Christian ethicists have joined scientists in expressing concern about the latest Government steps towards creating what have been dubbed "three-parent babies". The Church of England is among those calling for more research.
The Government last week published its response to a 12-week Human Fertilisation and Embryology Authority (HFEA) consultation on draft regulations to permit the use of new techniques to prevent transmission of serious mitochondrial disease from mother to child.
Some oppose the proposed IVF technique, "mitochondrial replacement therapy", because they believe it is a form of genetic modification and creates children with, in effect, three parents. The Government response emphasises that no nuclear DNA, which provides physical and other traits that children inherit from their parents, would be contributed from the donated female egg or embryo. The Government has consistently rejected claims that the techniques constitute genetic modification.
Critics are protesting in particular against the Government's working definition in the document of genetic modification to mean the modification only of nuclear DNA in the chromosome meaning that mitochondrial donation techniques are not being counted as actual genetic modification.
It is estimated that one in 6,500 children are born each year with serious mitochondrial DNA disorder which can have a "devastating" effect on families, says the Department of Health document, including premature death of children, painful and debilitating suffering, long-term illness and low quality of life. The intention is to avoid this by allowing the use of eggs and embryos where the damaged mitochondrdia are repleaced by healthy mitochondria from a donor.
Dr Helen Watt, senior research fellow of the Anscombe Centre, a Roman Catholic medical ethics centre, told Christian Today: "The tone of the report is reassuring, but the proposals are extraordinarily reckless with the lives and health of future generations. To remove the entire nuclear material from one egg or embryo and place it in another partially-gutted egg or embryo is hardly a minor intervention. It is absurd to deny that this is germ-line genetic modification, just because the nuclear material is left untouched when 'harvested' from a donor egg or worse, a donor embryo. After all, on that definition cloning from an adult human being would not be 'genetic modification' either."
She added: "These techniques treat no-one, they merely manufacture children by means which are hazardous not just to those particular children but to generations to come. It is far better for couples who wish to avoid passing on a condition linked to mitochondrial genes to adopt a child than to seek new ways to be genetically related to a child lab-produced in this destructive and fragmentary way."
Christian Concern said the proposals could herald serious health, social and ethical dangers.
The campaign group warned they could lead to "lasting emotional damage" to children and submit them to serious, irreversible health risks, which would pass from generation to generation.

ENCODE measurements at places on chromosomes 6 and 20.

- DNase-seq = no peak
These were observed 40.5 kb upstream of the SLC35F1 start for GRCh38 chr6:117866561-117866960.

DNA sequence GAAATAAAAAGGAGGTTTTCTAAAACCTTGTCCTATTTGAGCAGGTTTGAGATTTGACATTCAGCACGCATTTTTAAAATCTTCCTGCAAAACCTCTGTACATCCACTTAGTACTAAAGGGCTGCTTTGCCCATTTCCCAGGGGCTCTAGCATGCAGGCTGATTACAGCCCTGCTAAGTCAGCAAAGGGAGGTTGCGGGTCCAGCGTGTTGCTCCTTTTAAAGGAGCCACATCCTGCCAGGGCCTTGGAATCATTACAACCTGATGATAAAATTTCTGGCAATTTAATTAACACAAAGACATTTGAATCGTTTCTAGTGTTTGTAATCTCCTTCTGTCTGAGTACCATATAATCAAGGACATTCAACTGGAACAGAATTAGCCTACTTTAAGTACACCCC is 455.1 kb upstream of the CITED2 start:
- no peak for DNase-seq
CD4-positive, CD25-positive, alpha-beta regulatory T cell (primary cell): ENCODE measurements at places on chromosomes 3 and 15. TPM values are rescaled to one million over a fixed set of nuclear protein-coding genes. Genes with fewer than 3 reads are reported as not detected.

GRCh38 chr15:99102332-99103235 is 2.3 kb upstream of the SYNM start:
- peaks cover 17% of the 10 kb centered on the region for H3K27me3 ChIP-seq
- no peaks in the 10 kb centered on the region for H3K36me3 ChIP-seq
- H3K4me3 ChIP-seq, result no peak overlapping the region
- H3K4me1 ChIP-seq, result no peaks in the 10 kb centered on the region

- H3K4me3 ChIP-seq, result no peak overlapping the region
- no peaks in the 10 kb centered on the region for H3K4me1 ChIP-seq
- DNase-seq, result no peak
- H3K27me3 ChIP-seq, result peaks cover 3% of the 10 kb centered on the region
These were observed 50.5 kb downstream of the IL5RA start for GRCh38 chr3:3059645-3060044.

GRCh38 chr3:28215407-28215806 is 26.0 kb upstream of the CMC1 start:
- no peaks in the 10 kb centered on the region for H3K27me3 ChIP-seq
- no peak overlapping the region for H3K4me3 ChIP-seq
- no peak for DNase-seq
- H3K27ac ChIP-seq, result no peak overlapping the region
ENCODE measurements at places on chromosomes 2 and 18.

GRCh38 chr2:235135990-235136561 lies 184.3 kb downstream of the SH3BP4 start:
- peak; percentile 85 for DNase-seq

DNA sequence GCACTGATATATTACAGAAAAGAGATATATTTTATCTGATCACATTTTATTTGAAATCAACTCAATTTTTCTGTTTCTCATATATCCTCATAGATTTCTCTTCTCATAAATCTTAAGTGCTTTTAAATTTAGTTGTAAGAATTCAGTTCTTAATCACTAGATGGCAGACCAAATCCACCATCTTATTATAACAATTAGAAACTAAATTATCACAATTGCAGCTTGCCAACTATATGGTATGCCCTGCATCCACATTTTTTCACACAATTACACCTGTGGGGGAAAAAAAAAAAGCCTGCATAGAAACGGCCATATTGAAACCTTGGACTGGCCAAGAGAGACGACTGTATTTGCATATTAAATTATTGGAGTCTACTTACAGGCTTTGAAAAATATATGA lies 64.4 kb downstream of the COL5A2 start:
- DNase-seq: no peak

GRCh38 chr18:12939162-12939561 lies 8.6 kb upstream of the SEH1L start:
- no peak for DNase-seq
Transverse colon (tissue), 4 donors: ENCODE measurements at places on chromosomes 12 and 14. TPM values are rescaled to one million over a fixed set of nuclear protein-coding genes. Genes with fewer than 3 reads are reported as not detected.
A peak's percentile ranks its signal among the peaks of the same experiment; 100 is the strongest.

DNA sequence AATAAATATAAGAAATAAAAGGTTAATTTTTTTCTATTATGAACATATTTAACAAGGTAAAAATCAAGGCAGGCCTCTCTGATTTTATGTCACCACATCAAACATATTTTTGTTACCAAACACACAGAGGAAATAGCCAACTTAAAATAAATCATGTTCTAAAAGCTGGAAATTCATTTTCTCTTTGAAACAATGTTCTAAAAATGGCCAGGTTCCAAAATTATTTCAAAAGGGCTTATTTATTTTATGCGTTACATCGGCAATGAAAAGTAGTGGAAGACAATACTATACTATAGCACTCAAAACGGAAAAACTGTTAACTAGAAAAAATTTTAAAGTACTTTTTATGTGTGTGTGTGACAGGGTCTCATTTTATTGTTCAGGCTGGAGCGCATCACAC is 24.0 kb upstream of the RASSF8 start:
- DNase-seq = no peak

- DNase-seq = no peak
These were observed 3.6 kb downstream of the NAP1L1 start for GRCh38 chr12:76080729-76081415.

Andrea Williams, chiefr executive officer, said: "The HFEA itself has recommended that further research should be undertaken before proceeding with these proposals. The Government should have waited for the conclusion of these further tests before publishing the Draft Regulations."
In its response to the government consultation Christian Concern raised questions around further genetic modification of children to "enhance" traits such as intellect and appearance - in other words the creation of "designer babies".
Church of England in its response to the consultation engaged in close detail with the technical nature of the questions asked and was deliberately cautious, urging that both "safeguards" and "need" were clearly established. But the Church deliberately avoided a binary approach of being "for" or "against".
The Church called for children born from the process to have access to medical and personal information about donors. The Church said: "We believe that more research into the safety and efficacy of mitochondrial replacement therapy is necessary before regulations are introduced permitting the technique. It is estimated that only around 10 children per year might benefit from current techniques while 1 in 200 children are born with some form of mitochondrial disorder. Further research, resulting in assured safety and efficacy is likely to be more beneficial in the long-term than premature application of uncertain techniques. The introduction of regulations ought to await the results of such research."
Leading fertility expert, Lord Winston told The Independent: "The Government seems to have come to the right decision but used bizarre justification. Of course mitochondrial transfer is genetic modification and this modification is handed down the generations. It is totally wrong to compare it with a blood transfusion or a transplant and an honest statement might be more sensible and encourage public trust."